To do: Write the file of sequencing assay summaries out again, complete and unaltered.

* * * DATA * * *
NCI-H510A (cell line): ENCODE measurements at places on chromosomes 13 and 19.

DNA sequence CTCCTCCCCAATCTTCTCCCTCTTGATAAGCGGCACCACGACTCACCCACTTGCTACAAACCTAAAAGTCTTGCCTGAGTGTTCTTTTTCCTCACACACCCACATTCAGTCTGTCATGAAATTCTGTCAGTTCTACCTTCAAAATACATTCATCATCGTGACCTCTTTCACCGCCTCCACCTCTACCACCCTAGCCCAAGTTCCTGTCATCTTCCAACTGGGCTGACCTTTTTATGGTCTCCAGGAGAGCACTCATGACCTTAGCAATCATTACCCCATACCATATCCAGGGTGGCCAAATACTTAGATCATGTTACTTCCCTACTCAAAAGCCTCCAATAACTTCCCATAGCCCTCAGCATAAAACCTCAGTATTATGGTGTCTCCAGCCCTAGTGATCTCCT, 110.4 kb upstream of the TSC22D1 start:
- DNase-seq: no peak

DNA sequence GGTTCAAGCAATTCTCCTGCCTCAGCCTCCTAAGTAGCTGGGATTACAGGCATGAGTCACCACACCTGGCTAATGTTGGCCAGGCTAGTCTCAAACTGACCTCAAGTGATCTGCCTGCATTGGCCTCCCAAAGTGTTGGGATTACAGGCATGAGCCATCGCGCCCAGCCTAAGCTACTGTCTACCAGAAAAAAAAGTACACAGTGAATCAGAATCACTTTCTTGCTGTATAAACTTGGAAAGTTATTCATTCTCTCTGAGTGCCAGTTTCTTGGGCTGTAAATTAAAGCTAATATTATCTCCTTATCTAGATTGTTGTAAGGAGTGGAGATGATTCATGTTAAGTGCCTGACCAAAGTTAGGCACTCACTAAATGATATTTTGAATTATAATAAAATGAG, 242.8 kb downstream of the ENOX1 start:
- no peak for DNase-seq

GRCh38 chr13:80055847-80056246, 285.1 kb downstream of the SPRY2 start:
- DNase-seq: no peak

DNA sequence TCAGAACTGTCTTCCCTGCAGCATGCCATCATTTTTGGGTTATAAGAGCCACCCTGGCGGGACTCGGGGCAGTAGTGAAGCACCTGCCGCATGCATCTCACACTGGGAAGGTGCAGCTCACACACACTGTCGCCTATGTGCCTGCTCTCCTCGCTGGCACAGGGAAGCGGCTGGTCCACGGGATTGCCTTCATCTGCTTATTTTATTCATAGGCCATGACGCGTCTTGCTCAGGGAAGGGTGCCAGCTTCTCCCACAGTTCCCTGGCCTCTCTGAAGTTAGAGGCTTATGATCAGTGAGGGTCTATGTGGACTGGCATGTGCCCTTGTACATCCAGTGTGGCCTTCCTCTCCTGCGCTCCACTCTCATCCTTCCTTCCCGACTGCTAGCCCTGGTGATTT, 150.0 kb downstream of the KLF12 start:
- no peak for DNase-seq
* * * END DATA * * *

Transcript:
NCI-H510A (cell line): ENCODE measurements at places on chromosomes 13 and 19.

DNA sequence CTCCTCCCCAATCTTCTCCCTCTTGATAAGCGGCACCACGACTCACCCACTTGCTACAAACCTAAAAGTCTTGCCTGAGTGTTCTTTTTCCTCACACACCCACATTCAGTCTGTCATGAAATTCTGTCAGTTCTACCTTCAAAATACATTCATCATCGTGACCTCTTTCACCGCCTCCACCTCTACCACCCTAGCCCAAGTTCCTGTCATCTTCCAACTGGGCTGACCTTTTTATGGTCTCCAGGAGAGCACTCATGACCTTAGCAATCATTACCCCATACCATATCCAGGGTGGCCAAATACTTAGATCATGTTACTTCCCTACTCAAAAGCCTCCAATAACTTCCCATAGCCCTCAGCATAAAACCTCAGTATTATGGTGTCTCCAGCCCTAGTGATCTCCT, 110.4 kb upstream of the TSC22D1 start:
- DNase-seq: no peak

DNA sequence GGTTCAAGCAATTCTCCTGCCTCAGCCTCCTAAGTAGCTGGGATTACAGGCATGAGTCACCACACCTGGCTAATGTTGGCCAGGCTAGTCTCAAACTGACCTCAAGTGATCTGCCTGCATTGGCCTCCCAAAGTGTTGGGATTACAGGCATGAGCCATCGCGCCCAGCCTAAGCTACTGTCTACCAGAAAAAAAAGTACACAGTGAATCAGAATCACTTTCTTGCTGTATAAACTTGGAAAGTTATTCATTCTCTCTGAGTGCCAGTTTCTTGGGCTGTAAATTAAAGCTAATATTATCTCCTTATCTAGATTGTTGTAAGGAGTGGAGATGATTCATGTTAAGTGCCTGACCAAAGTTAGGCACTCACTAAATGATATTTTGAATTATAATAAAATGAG, 242.8 kb downstream of the ENOX1 start:
- no peak for DNase-seq

GRCh38 chr13:80055847-80056246, 285.1 kb downstream of the SPRY2 start:
- DNase-seq: no peak

DNA sequence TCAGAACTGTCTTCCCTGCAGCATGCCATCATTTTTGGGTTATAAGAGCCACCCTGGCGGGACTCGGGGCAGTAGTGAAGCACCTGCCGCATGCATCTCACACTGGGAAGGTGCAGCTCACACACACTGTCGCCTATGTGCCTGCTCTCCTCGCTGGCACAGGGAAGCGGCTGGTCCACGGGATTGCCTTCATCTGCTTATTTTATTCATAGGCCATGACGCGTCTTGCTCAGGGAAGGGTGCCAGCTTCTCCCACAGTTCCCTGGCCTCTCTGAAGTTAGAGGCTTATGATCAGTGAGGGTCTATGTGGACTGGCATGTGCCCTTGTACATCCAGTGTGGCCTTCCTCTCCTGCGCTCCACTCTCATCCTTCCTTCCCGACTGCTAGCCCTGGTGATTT, 150.0 kb downstream of the KLF12 start:
- no peak for DNase-seq